THE $30,000 BEQUEST and Other Stories by Mark Twain

me because, with all my watching, I was never smart enough to be

around when the water was running uphill; but now I do not mind it.

I have experimented and experimented until now I know it never

does run uphill, except in the dark. I know it does in the dark,

because the pool never goes dry, which it would, of course,

if the water didn’t come back in the night. It is best to prove

things by actual experiment; then you KNOW; whereas if you depend

on guessing and supposing and conjecturing, you never get educated.

Some things you CAN’T find out; but you will never know you can’t

by guessing and supposing: no, you have to be patient and go on

experimenting until you find out that you can’t find out. And it is

delightful to have it that way, it makes the world so interesting.

If there wasn’t anything to find out, it would be dull. Even trying

to find out and not finding out is just as interesting as trying

to find out and finding out, and I don’t know but more so.

The secret of the water was a treasure until I GOT it; then the

excitement all went away, and I recognized a sense of loss.

By experiment I know that wood swims, and dry leaves, and feathers,

and plenty of other things; therefore by all that cumulative evidence

you know that a rock will swim; but you have to put up with simply

knowing it, for there isn’t any way to prove it–up to now.

But I shall find a way–then THAT excitement will go. Such things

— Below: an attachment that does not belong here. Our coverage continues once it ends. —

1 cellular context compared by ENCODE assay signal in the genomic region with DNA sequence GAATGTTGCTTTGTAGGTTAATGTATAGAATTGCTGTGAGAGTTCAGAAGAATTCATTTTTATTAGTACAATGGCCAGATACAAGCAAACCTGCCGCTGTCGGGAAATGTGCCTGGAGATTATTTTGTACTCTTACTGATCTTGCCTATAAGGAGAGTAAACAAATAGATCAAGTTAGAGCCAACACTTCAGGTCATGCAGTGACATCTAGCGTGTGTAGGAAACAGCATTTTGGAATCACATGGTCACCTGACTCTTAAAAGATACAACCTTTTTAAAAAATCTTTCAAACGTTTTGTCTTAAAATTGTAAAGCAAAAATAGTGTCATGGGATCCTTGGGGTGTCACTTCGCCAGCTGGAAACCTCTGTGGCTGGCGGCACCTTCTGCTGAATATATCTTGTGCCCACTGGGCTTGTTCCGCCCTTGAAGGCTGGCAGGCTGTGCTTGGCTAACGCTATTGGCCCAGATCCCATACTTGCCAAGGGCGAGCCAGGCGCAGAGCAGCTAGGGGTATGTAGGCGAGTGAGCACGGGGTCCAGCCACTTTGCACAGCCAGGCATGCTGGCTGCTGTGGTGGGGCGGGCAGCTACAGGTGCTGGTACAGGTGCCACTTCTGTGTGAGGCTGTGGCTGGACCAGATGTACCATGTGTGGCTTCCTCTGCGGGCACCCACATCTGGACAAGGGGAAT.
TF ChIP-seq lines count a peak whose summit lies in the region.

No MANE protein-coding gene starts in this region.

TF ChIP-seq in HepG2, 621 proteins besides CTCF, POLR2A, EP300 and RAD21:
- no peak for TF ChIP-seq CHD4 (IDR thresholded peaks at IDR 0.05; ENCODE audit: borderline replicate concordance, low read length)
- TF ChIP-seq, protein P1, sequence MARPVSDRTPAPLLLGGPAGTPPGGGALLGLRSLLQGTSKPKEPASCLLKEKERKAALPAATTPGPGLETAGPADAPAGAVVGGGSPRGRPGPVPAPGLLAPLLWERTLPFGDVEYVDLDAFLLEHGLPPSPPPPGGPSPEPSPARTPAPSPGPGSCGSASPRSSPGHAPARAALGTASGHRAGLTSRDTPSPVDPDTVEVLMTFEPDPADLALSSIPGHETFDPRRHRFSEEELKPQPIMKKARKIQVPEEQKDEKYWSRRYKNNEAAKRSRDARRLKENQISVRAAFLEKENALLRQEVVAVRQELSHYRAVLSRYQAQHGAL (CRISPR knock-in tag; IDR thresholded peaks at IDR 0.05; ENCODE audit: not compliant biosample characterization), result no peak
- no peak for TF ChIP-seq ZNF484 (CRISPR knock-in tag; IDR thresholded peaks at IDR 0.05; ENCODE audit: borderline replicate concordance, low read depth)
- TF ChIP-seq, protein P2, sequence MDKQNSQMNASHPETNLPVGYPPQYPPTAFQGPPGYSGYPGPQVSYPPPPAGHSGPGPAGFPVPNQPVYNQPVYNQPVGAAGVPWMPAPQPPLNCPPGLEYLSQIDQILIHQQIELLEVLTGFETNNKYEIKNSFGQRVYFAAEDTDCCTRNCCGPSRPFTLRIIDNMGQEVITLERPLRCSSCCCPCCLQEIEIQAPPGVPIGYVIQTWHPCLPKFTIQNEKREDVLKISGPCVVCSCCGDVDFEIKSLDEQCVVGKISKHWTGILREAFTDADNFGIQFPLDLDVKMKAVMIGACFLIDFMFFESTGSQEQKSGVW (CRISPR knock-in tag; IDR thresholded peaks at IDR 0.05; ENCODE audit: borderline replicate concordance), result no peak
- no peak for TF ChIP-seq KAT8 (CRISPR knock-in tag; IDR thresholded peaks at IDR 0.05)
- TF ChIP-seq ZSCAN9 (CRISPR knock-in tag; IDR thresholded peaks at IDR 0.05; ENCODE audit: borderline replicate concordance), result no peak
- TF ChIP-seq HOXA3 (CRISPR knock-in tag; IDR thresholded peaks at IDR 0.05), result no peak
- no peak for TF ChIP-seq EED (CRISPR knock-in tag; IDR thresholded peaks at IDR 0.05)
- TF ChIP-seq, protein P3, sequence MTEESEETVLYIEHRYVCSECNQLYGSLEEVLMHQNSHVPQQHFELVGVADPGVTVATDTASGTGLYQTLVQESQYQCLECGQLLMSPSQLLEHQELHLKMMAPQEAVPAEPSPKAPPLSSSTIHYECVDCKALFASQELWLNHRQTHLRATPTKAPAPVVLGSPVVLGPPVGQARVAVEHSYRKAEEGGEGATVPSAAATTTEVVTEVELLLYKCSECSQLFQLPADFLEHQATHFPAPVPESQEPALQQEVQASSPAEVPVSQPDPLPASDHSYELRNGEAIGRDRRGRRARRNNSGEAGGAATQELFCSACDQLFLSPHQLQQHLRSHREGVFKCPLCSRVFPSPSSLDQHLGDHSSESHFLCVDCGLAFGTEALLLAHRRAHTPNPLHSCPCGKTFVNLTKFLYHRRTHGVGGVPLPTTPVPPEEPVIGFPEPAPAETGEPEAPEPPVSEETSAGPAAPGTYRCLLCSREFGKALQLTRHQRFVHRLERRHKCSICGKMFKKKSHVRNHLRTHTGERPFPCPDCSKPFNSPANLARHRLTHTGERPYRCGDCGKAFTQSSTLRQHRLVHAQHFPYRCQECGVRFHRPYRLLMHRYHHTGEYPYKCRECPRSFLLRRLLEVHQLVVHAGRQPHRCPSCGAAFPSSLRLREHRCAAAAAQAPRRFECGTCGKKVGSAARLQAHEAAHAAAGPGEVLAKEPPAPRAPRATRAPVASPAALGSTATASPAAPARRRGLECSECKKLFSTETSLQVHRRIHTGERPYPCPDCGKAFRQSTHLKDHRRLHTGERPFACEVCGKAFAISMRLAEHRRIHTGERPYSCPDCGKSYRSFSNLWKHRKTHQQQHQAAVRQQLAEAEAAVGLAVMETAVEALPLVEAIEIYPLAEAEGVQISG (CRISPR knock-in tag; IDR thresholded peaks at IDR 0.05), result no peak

make me sad; because by and by when I have found out everything

there won’t be any more excitements, and I do love excitements so!

The other night I couldn’t sleep for thinking about it.

At first I couldn’t make out what I was made for, but now I think it

was to search out the secrets of this wonderful world and be happy

and thank the Giver of it all for devising it. I think there are many

things to learn yet–I hope so; and by economizing and not hurrying

too fast I think they will last weeks and weeks. I hope so. When you

cast up a feather it sails away on the air and goes out of sight;

then you throw up a clod and it doesn’t. It comes down, every time.

I have tried it and tried it, and it is always so. I wonder why

it is? Of course it DOESN’T come down, but why should it SEEM to?

I suppose it is an optical illusion. I mean, one of them is.

I don’t know which one. It may be the feather, it may be the clod;

I can’t prove which it is, I can only demonstrate that one or the other

is a fake, and let a person take his choice.

By watching, I know that the stars are not going to last.

I have seen some of the best ones melt and run down the sky.

Since one can melt, they can all melt; since they can all melt,

they can all melt the same night. That sorrow will come–I know it.

I mean to sit up every night and look at them as long as I can

keep awake; and I will impress those sparkling fields on my memory,

so that by and by when they are taken away I can by my fancy restore

those lovely myriads to the black sky and make them sparkle again,

and double them by the blur of my tears.

After the Fall

When I look back, the Garden is a dream to me. It was beautiful,

surpassingly beautiful, enchantingly beautiful; and now it is lost,

and I shall not see it any more.

The Garden is lost, but I have found HIM, and am content.

He loves me as well as he can; I love him with all the strength

of my passionate nature, and this, I think, is proper to my youth

and sex. If I ask myself why I love him, I find I do not know,

and do not really much care to know; so I suppose that this kind

Page: 1 2 3 4 5 6 7 8 9 10 11 12 13 14 15 16 17 18 19 20 21 22 23 24 25 26 27 28 29 30 31 32 33 34 35 36 37 38 39 40 41 42 43 44 45 46 47 48 49 50 51 52 53 54 55 56 57 58 59 60 61 62 63 64 65 66 67 68 69 70 71 72 73 74 75 76 77 78 79 80 81 82 83 84 85 86 87 88 89 90 91 92 93 94 95 96 97 98 99 100 101 102 103 104 105 106 107 108 109 110 111 112 113 114 115 116 117 118 119 120 121 122 123 124 125 126 127 128 129 130 131 132 133 134 135

Categories: Twain, Mark